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A few impressions from Giants voluntary mini-camp workout

Brian Daboll, Joe Schoen have begun putting their stamp on the Giants

Syndication: The Record
Head coach Brian Daboll talks to Daniel Jones during stretching.
Danielle Parhizkaran/NorthJersey.com / USA TODAY NETWORK

The New York Giants are holding voluntary mini-camp this week, and Wednesday was the first time media had access to see the Joe Schoen-Brian Daboll Giants on the practice field. Here are a few leftover impressions.

Kadarius Toney stuff

I know, you’re tired of this already. Toney, as you likely know, wasn’t in attendance at the voluntary mini-camp on Wednesday and reportedly hasn’t been at any of the voluntary sessions.

GM Joe Schoen and coach Brian Daboll handled questions about Toney as well as they could.

Daboll said he has had “good talks with K.T.” and other players who have not attended some or all of the workouts.

“This is a voluntary camp. The guys that are here, we’re going to work with. The guys that aren’t, they’re going to miss out on some things,” Daboll said. “It’s voluntary for a reason. That’s the nature of the rules.”

The coach added that there is no virtual component to the workouts and Toney will not get his playbook until he shows up.

Schoen said:

“It’s voluntary. Nobody asked about the other guys that aren’t here. It’s life. Life happens. I’ve had good conversations with Kadarius. We’ve been in contact. At the end of the day it’s voluntary. That’s what it is.”

For the record, other players not seen on the field Wednesday included:

CB James Bradberry, LB Blake Martinez, PK Graham Gano, G Mark Glowinski.

Play of the day

There really are not a lot of things to report from the on field work. It was light and mostly individual, with a little bit of non-contact 7-on-7 sprinkled in. There was one nice wheel route for a lengthy touchdown from Daniel Jones to Saquon Barkley.

“Obviously, you start smiling when you see plays work out there and you see how they work in the film room or when you’re going over the playbook,” Barkley said. “You’ve got to just focus on the little things, getting better every single day. When those opportunities come, make sure we stay healthy enough and we capitalize on the plays that we can make.”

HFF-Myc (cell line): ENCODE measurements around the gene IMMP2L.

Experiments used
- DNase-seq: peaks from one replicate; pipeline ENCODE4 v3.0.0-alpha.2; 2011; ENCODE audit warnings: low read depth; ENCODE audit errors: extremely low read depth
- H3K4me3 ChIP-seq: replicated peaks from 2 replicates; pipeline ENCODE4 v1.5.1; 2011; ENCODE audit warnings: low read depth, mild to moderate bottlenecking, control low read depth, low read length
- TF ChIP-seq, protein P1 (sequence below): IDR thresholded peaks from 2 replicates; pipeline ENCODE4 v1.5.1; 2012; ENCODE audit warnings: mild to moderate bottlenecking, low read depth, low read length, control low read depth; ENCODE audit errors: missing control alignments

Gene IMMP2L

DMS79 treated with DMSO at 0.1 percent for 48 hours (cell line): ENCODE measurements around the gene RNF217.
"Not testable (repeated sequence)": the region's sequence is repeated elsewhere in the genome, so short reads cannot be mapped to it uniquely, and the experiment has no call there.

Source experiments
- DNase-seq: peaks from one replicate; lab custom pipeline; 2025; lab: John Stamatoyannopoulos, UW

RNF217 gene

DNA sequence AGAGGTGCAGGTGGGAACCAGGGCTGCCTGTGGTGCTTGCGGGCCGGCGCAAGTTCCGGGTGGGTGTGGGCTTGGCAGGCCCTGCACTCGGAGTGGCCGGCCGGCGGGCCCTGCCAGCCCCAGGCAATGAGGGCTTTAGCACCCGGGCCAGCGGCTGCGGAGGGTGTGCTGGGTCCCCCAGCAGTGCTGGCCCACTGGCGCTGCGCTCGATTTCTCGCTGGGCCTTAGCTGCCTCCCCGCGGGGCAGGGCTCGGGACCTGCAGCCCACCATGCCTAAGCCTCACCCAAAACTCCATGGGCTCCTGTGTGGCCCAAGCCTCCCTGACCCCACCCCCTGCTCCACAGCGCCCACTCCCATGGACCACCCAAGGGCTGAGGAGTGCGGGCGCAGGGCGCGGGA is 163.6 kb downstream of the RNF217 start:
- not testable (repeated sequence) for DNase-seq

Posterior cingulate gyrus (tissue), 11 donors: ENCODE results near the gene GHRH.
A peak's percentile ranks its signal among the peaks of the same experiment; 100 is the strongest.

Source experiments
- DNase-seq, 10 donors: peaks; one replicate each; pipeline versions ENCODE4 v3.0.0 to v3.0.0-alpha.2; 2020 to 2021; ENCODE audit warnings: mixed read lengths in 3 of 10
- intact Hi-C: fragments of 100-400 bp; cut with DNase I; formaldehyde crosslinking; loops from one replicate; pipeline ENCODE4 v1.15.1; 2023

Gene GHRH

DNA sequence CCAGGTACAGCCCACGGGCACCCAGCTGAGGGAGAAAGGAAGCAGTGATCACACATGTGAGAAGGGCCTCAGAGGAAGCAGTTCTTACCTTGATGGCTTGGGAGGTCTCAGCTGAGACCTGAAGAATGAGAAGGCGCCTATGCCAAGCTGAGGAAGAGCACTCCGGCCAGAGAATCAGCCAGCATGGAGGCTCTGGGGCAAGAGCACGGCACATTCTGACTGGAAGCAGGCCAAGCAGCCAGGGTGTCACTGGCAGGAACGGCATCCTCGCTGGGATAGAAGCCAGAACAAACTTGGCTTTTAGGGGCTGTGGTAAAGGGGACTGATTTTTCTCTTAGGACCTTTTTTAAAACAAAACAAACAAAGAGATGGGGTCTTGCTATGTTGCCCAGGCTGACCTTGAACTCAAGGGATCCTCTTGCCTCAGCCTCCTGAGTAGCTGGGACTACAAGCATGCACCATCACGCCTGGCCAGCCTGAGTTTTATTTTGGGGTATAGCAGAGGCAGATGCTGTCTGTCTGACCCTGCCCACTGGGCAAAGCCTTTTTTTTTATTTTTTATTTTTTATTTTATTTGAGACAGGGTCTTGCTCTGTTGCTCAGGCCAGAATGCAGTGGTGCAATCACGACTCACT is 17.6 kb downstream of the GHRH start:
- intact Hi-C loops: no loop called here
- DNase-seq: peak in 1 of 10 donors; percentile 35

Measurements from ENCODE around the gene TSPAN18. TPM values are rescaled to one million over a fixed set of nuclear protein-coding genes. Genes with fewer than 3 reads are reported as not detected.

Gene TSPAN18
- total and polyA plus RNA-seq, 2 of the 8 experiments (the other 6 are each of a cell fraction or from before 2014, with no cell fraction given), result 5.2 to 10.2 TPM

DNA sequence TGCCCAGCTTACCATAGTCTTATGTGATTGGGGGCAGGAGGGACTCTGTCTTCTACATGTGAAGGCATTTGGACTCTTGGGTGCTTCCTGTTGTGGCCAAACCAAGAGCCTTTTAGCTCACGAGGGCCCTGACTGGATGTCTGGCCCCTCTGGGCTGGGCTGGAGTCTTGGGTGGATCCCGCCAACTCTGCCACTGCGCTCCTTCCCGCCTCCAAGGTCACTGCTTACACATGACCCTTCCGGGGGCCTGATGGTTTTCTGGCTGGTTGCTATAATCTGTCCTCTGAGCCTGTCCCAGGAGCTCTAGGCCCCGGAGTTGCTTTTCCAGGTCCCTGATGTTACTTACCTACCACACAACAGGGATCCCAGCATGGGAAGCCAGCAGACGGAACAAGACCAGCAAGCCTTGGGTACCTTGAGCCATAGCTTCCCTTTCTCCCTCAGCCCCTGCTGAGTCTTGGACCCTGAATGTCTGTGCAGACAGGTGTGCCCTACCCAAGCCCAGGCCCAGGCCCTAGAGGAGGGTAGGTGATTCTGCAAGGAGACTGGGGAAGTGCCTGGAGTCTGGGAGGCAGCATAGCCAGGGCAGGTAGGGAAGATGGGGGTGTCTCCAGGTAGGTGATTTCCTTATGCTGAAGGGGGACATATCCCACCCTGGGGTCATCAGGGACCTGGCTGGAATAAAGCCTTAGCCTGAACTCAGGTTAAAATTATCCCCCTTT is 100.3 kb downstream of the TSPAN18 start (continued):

Traded? Well, not quite

Barkley said his phone blew up after GM Joe Schoen, in a press conference at the Combine, didn’t close the door on trading him.

“At first, I was working out and I came home and my phone was blowing up. I was like, ‘What the heck?’ At first, I thought I got traded, but you never know in today’s world,” Barkley said.

“But then when I looked it up and I saw it, I didn’t really take it like that, to be completely honest. That’s his job. He’s supposed to do whatever he feels that can help this team win and this organization win. That’s his job. When I saw the response, I really didn’t take it as, ‘Oh, dang, he wants to get rid of me, or the Giants want to trade me.’ To be honest, I felt like that was more of just word-of-mouth, the media kind of create a story. I didn’t really take it like that to be completely honest.

“Like I said, at first, I was like, ‘Oh, what the heck did happen,’ because of my phone. But I was cool. My mindset was Dabes called me, Joe called me, I got right back with my trainer and my PT, and right to work.”

Becoming a leader

Defensive tackle Dexter Lawrence, entering his fourth season, said he is trying to become more of a leader.

”I’m just becoming a better leader than I was before, speaking up more, keeping the energy up, coming in every morning with a smile on my face, positive vibes. That’s all I can really do right now, just try to be a leader and help everybody out,” Lawrence said.

Is that something the new staff is asking of him?

“No. That’s just something that I feel like is necessary for my role on the team,” he said.

Nick Gates sighting

Gates, rehabbing from last season’s gruesome fractured leg, was at the workout on Wednesday. He is moving with an obvious limp, but he greeted a number of media members with a smile and a fist-bump or a handshake.

Ready to win

Leonard Williams has played for the Giants and Jets during his seven-year career. That means he has seen constant change, and constant losing. He is always a happy guy, always engaging and well-spoken. He is, though, aware of his football mortality and wants to win.

“Sometimes rebuilding isn’t always a bad thing. Sometimes change is good. You know what I mean? At the same time it’s not the rebuilding that I’m sick of, it’s the losing that I’m sick of,” Williams said. “’m ready to win. I’m in year eight now, going into year eight, and I haven’t even been to a single playoff game yet. This game doesn’t last forever. It goes by very fast as well. I’m definitely ready to start winning.”